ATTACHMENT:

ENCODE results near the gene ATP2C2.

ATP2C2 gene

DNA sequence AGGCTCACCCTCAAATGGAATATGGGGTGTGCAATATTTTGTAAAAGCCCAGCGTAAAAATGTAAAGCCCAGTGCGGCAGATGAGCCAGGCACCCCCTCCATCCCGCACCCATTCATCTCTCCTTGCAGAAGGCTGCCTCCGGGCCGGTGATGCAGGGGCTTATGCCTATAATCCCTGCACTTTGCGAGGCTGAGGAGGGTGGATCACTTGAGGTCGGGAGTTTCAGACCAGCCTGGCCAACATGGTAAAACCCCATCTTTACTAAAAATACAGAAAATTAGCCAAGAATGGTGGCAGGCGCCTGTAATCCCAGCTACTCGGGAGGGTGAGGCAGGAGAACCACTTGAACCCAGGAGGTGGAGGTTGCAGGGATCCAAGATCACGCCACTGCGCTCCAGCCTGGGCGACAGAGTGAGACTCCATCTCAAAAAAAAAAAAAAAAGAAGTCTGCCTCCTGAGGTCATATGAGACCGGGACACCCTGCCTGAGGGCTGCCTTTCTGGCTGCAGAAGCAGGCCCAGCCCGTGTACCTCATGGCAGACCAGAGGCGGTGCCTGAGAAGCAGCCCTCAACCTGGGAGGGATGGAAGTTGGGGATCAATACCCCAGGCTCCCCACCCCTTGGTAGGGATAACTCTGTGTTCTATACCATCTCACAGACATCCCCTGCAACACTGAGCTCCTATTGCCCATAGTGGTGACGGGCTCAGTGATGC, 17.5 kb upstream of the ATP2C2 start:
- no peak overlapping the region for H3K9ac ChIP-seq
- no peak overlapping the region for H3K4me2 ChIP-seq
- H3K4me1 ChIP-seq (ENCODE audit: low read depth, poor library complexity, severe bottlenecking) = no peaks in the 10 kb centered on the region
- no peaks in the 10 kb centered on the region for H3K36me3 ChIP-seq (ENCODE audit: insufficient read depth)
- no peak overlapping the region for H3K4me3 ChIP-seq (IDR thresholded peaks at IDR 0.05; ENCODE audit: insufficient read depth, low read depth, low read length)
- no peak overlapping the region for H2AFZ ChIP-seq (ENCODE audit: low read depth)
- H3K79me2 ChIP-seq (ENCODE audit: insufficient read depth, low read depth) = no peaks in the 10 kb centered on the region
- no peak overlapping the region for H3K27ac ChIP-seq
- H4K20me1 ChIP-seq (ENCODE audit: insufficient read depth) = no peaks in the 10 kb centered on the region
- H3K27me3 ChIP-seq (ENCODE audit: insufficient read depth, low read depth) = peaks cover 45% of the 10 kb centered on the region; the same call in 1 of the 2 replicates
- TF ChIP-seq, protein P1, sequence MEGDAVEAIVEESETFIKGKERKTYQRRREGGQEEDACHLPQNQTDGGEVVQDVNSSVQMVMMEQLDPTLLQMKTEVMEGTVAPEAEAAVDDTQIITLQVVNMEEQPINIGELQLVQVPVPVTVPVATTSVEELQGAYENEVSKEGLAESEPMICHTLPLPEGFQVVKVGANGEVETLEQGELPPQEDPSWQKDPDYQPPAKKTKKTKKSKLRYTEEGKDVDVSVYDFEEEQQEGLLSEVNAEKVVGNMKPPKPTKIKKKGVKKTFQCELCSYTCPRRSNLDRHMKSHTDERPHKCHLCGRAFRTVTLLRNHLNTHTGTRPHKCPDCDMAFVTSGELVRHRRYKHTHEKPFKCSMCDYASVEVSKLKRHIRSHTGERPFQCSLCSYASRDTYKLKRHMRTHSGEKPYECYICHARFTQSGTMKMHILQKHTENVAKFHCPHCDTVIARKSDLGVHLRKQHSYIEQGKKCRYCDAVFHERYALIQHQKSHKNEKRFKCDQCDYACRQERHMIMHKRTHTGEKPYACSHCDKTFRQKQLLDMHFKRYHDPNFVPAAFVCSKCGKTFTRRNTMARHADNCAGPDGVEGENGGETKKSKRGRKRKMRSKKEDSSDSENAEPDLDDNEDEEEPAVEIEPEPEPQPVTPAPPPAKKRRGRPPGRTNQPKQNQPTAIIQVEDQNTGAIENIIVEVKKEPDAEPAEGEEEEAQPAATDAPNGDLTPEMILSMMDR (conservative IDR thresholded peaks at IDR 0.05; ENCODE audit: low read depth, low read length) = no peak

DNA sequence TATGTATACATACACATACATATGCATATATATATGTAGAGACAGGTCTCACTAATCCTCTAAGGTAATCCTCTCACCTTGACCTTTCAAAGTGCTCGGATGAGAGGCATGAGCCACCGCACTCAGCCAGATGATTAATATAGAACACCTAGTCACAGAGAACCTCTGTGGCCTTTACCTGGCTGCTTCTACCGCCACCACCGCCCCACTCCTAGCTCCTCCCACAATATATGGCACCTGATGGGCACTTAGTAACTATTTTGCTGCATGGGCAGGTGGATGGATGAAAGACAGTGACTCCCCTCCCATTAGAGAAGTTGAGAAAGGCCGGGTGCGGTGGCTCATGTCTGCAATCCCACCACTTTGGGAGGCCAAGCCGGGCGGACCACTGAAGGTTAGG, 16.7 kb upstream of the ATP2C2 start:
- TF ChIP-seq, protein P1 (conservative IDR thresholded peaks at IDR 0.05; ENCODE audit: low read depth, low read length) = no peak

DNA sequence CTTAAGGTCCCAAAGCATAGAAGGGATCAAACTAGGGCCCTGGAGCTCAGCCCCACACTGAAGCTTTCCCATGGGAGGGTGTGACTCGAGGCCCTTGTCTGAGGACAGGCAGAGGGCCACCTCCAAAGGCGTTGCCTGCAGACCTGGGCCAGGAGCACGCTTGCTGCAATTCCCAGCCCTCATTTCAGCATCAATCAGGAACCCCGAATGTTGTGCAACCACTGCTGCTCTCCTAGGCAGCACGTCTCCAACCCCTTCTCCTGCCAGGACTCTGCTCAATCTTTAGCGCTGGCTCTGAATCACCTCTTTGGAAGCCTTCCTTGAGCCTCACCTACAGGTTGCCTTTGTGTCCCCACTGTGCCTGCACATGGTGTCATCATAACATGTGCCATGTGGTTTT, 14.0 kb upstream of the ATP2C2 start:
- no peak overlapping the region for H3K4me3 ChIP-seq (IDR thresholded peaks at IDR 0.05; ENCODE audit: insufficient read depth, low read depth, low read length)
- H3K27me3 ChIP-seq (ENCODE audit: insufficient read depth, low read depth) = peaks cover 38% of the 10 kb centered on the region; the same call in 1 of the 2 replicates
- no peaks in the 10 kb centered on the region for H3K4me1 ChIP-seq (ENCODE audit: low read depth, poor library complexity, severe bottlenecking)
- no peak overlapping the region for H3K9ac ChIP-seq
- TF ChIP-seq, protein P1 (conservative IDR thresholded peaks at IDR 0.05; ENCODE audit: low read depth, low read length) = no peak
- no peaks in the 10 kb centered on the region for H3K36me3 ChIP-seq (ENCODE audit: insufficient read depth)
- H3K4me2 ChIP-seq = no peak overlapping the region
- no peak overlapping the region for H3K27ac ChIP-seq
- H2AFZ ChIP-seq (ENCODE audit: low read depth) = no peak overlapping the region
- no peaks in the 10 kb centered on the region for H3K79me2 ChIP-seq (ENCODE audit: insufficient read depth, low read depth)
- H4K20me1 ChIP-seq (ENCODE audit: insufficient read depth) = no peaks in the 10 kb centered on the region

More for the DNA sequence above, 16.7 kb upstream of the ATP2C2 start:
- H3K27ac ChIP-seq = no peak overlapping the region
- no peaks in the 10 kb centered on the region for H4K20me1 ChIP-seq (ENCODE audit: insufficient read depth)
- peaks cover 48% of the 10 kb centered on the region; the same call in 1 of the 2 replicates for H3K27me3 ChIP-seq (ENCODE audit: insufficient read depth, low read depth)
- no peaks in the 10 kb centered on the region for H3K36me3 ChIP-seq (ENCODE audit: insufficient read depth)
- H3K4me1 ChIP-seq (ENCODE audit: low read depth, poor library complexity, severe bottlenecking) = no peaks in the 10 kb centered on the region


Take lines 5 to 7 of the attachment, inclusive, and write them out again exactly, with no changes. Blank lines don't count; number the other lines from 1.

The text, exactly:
- no peak overlapping the region for H3K4me2 ChIP-seq
- H3K4me1 ChIP-seq (ENCODE audit: low read depth, poor library complexity, severe bottlenecking) = no peaks in the 10 kb centered on the region
- no peaks in the 10 kb centered on the region for H3K36me3 ChIP-seq (ENCODE audit: insufficient read depth)